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IAPB, together with Hillrom, hosted a key opinion leaders forum on DR targets in the Western Pacific yesterday (30 Sep). Attended by experts including 2020 Australian of the Year, Dr James Muecke and Malaysia Head of Ophthalmology, Dr Fariza Nga, the meeting initiated a conversation around the possibility of developing targets and indicators in a similar way to those adopted by the World Health Assembly this May.
Diabetic retinopathy (DR) is the leading cause of blindness in working age adults.1 Early detection and treatment can reduce cases of vision loss or blindness by up to 95%,2 making early diagnosis critical before DR becomes advanced.
“Hillrom believes that a target for DR is an important step forward as we work to prevent vision loss. Our mission is to enhance outcomes for patients and their caregivers by enabling earlier diagnosis and treatment. Hillrom believes it is important that any consideration of a target holds patients at the centre of outcomes,” said Dr. Carlos Urrea, Hillrom VP of Medical Affairs and Clinical Informatics.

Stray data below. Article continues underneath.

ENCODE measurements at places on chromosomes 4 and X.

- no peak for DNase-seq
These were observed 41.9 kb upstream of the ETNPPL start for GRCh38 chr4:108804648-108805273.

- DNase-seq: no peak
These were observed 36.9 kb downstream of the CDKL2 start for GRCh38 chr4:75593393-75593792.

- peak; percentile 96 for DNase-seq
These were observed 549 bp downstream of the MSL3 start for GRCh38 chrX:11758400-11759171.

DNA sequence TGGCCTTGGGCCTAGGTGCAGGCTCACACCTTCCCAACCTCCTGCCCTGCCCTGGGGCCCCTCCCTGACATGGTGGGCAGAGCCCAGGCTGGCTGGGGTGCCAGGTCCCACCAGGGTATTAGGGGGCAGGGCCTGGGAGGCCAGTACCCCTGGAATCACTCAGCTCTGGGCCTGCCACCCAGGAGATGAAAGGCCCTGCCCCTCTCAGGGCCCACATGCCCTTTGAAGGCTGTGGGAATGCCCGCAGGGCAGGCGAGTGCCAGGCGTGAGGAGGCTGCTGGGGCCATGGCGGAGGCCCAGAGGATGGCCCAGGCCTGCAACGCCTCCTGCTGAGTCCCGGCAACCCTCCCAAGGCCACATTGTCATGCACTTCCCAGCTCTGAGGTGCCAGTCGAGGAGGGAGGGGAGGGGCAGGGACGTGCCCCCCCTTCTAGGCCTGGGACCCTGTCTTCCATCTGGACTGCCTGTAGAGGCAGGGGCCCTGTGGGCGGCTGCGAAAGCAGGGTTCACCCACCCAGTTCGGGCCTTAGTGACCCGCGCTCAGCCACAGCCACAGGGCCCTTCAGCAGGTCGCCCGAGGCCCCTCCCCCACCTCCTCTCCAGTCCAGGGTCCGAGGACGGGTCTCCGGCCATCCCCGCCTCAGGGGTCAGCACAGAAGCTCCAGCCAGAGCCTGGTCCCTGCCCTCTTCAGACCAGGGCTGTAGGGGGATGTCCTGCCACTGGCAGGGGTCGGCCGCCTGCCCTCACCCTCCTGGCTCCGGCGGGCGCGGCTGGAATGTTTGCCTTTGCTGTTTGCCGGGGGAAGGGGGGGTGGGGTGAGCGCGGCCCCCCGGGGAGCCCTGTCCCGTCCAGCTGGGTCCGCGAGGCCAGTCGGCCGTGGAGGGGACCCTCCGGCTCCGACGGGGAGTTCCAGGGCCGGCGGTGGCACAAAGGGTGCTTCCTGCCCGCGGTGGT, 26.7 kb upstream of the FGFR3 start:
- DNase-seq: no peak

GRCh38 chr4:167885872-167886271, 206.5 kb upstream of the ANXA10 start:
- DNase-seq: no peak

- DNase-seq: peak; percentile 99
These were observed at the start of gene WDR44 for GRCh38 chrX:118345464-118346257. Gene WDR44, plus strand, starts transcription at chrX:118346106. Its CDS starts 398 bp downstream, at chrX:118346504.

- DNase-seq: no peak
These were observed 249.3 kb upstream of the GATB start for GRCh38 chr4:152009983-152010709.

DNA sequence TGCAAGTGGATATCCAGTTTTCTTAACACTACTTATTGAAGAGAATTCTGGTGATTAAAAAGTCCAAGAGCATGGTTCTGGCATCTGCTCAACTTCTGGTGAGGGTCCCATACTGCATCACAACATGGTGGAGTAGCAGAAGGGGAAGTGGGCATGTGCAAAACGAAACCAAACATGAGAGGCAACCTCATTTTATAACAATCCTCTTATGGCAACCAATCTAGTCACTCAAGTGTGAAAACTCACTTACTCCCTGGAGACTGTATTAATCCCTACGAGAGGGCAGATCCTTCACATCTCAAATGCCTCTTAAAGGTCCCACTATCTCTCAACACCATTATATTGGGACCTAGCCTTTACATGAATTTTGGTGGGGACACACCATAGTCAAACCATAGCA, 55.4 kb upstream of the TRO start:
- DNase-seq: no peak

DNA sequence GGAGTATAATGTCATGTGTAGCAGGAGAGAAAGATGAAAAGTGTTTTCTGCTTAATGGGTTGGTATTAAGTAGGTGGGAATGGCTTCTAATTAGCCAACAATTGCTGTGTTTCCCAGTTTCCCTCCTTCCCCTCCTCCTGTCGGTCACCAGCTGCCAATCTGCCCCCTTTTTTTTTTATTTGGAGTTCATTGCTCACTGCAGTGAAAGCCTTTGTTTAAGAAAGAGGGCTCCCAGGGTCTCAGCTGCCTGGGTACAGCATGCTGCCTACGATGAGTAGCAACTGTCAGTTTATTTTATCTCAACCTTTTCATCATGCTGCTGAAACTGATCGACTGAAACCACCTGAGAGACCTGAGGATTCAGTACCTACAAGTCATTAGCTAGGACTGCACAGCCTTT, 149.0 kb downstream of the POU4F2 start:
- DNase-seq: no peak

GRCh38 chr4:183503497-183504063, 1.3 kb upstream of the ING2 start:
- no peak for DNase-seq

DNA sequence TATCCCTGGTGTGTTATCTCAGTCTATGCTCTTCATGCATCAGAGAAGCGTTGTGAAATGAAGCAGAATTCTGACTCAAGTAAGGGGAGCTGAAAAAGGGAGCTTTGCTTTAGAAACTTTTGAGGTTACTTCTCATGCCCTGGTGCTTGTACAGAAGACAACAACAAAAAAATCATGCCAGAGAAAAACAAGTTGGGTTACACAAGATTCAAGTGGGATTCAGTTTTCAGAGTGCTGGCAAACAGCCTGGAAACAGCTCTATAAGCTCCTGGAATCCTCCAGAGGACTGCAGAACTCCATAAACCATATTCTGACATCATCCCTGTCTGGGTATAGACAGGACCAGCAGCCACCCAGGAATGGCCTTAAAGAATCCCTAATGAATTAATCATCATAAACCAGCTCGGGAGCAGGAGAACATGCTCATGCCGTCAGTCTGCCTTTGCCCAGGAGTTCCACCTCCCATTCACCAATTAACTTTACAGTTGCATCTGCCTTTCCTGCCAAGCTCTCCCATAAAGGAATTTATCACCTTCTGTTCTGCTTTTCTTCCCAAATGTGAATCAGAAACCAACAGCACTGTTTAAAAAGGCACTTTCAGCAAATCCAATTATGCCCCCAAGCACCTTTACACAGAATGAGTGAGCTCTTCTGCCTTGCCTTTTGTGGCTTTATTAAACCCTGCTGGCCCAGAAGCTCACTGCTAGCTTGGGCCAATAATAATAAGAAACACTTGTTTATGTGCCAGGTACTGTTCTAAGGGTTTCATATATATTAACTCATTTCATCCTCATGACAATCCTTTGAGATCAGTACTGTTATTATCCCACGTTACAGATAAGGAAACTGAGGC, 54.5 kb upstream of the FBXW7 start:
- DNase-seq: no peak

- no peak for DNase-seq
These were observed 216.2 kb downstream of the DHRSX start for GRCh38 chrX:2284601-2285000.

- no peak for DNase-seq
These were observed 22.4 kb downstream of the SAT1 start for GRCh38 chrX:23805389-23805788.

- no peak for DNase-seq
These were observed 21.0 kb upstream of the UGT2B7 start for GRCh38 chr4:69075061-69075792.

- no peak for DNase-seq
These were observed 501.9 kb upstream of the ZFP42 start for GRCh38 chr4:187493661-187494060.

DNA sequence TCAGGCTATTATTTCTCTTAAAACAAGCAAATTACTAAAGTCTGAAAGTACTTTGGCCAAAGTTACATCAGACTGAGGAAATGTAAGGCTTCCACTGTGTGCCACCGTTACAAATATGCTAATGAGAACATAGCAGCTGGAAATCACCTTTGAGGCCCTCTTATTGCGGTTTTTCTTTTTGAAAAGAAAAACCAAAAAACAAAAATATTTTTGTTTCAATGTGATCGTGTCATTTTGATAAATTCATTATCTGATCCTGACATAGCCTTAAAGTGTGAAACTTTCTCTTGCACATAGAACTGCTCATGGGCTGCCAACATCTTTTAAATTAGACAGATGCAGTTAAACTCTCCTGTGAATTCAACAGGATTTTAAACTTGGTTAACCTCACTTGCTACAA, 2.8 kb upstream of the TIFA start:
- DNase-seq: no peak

Hillrom’s roots as a medical innovator date back to 1915 when Dr. Francis Welch and William Noah Allyn developed the world’s first handheld, direct illuminating ophthalmoscope and established Welch Allyn. Their innovation paved the way for more advancements to help provide better patient care. Today, we put advanced technology and smarter tools in the palms of your hands to help you detect serious conditions like diabetic retinopathy and vision disorders in children.
Hillrom recently joined the IAPB Valued Supplier scheme. Our RetinaVue® Imager features innovative technology which enables diabetic retinal exams to be performed in primary care — helping to increase compliance and prevent diabetic retinopathy as a leading cause of blindness. The RetinaVue Imager’s ease of use and lightweight, portable design make it well-suited for use across clinics, at the bedside or in the home, enabling earlier diagnosis for patients everywhere.
We’re delighted to be onboard. Our support for today’s meeting highlights that we have a commitment to eye health advocacy that stretches beyond product. As we progress through this decade it will be increasingly important for the public health sector to engage with the private sector to deliver positive eye health outcomes. It was discussed today that the IAPB-led sector strategy for the next decade has engagement with the private sector as a key pillar. Representatives from Fiji to Malaysia to China noted the need for improved technology for a target or indicator to fairly assess middle and lower income settings. Hillrom hopes to be part of that journey.